This remarkable freshwater snail is a slow and serene animal which may be easily identified thanks to its large size. One may also spot the species in dried-out bodies of water, since this snail can use its horny plate-like operculum to seal its own shell.
The Lister's river snail has a thick shell with a pointy spire; the shell may be up to 40mm high and 30mm wide. The whorls are clearly layered and the umbilicus is not sealed. Colouring is normally greenish-brown to black, with three reddish-brown bands. The operculum (corneous plate) is also used for hibernation in winter. The front part of the head protrudes like a trunk, with feelers located right and left. Males and females have varying characteristics: the right feeler of the male also serves as an insemination instrument and is shorter and fatter than the left feeler. While females have two feelers of the same size, overall they grow to be larger than the males.
Viviparus contectus is found across Central and Eastern Europe yet is rarely found in the Alps or low mountain ranges. It prefers moderately flowing waters in rivers and the shores of lakes. The Donau-Auen National Park is thus an ideal habitat for the Lister's river snail.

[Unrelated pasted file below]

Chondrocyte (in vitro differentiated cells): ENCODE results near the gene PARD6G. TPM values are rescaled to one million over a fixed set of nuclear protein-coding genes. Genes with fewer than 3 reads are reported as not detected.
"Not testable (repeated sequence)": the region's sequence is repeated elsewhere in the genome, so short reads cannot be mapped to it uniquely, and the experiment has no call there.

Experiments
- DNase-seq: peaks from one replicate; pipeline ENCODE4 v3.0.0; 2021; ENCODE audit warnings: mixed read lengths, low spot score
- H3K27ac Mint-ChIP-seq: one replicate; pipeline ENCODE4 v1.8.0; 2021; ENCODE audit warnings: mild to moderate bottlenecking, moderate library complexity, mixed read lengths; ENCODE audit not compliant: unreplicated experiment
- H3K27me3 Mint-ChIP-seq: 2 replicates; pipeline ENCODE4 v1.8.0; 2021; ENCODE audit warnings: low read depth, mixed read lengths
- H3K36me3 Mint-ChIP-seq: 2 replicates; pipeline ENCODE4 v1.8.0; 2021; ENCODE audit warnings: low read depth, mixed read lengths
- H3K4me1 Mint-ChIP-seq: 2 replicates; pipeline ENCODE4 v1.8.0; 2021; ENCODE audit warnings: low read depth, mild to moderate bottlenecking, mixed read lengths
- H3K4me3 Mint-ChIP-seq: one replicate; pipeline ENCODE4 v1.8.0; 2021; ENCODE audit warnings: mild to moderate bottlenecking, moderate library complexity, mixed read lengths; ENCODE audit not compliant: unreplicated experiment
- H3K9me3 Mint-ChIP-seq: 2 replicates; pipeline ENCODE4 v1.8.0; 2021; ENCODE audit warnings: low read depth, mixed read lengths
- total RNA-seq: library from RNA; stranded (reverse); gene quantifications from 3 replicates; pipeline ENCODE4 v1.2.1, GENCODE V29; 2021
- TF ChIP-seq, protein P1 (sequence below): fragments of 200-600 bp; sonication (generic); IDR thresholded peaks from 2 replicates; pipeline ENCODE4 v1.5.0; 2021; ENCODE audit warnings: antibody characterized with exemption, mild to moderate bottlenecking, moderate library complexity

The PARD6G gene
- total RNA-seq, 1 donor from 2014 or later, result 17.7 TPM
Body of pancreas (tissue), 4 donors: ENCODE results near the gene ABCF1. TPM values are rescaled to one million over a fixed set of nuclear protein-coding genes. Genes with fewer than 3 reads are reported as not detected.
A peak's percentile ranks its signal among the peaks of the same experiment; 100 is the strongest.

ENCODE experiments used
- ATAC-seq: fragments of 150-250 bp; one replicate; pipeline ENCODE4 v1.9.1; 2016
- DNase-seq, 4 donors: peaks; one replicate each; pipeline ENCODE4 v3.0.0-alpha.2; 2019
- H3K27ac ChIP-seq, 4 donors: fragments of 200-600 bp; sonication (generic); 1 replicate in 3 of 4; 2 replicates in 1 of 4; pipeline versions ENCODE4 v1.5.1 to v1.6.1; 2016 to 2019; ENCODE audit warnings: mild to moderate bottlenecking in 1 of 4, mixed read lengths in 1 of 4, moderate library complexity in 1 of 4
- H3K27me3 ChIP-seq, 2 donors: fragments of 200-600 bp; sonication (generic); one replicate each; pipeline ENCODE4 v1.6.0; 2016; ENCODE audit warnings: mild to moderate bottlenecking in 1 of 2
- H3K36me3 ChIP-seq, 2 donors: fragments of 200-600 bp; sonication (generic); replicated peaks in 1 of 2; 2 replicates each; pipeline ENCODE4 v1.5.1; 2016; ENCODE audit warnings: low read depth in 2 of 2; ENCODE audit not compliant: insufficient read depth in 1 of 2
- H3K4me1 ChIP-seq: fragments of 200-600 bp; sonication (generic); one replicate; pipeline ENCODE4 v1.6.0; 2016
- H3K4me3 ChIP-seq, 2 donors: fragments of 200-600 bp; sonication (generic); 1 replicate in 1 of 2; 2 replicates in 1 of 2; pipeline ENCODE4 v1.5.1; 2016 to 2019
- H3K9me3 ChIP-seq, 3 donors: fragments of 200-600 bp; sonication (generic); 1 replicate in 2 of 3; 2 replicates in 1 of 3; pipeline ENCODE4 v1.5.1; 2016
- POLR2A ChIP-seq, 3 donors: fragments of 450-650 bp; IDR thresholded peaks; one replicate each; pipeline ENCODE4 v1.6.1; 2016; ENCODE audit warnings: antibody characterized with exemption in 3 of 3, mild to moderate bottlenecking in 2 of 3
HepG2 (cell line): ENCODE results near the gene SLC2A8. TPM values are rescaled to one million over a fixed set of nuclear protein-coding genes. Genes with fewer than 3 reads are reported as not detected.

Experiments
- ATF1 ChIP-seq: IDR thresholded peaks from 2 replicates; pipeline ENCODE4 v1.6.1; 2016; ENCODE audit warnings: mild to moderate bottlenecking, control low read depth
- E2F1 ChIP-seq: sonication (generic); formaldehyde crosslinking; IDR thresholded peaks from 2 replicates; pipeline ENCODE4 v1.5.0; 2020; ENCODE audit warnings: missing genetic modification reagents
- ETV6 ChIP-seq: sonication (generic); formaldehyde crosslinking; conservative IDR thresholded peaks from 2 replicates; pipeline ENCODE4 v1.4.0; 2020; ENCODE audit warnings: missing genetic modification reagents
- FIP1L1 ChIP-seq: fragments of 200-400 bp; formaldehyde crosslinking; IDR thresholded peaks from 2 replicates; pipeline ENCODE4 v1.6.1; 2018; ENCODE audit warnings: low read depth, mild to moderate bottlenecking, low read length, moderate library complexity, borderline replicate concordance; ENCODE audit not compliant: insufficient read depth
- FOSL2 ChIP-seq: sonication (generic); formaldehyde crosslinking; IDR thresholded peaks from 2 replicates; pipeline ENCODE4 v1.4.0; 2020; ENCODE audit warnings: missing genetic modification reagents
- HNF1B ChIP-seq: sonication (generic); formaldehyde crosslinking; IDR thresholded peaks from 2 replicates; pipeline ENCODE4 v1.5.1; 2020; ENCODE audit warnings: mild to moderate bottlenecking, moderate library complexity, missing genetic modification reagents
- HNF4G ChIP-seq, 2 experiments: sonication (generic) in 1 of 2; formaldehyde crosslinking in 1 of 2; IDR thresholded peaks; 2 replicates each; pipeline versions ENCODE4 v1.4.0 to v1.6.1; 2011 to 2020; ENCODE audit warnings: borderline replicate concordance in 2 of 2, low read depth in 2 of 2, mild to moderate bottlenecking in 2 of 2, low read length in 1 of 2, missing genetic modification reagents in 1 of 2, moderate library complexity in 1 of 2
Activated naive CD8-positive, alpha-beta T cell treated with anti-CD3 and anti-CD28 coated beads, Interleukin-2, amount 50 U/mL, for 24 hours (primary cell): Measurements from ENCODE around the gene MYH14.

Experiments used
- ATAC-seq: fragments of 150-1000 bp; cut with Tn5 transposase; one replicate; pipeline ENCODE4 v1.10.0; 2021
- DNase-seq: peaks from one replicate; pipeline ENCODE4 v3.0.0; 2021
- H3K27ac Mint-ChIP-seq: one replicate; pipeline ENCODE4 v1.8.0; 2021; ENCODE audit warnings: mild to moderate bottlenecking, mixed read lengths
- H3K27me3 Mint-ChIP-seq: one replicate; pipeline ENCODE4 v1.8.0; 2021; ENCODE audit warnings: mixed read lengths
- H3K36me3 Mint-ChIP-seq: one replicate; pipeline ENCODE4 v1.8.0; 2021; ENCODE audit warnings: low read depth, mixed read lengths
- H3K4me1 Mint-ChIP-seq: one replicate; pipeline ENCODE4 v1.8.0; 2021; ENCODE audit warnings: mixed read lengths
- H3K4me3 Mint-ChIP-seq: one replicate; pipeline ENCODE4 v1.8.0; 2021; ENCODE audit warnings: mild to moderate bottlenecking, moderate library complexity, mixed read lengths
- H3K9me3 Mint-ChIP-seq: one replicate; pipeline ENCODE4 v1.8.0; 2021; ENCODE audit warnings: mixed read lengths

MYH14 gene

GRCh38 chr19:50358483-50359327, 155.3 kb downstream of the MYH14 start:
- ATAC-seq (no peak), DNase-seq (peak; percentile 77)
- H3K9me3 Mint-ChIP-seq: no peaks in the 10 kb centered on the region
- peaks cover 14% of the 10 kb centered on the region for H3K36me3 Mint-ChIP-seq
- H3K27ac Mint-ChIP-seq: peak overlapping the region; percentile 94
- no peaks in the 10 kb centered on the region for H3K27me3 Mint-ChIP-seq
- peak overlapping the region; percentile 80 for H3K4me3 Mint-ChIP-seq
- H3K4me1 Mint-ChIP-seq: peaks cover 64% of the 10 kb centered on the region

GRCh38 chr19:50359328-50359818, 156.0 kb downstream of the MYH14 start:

Endangerment and Conservation Status
This species is classified as endangered (EN) on the Austrian Red List and has suffered from human intervention in its habitat, for example through the building of dams and the drainage of wetlands and other bodies of water.
This species has a varied diet, feeding on decaying plants, grazing on carpets of algae and bacteria, consuming carrion and other decaying matter. The Lister's river snail feels at home in both muddy and sandy substrates as well as on gravel or stones. Normally the snail crawls along the ground on stones or wood; on sandy surfaces it tends to dig itself in, either to rest or to protect itself from predators. One interesting fact is that this mollusc is the only freshwater snail which can survive as either a filter feeder or a grazer. In filtration, the snail forms a mucous film which helps trap plankton and other food particles. Once this net is full it rips open, and its clumped contents are eaten in their entirety, including the filtered matter. If a spot is good for trapping food, the snail will often remain there for some time. During the winter, this species digs down sufficiently deep into the mud.
Unlike other snails, the Lister's river snail does not lay eggs, but instead gives birth to live young which already have a shell of around 5mm. This is in fact where the scientific name Viviparus comes from, e.g. "living birth". The egg capsules develop in the uterus of the mother and embryos are nourished by a protein-rich liquid. During the summer, the female snail carries up to 30 developed juveniles and gives birth to each individually, with the oldest always born first.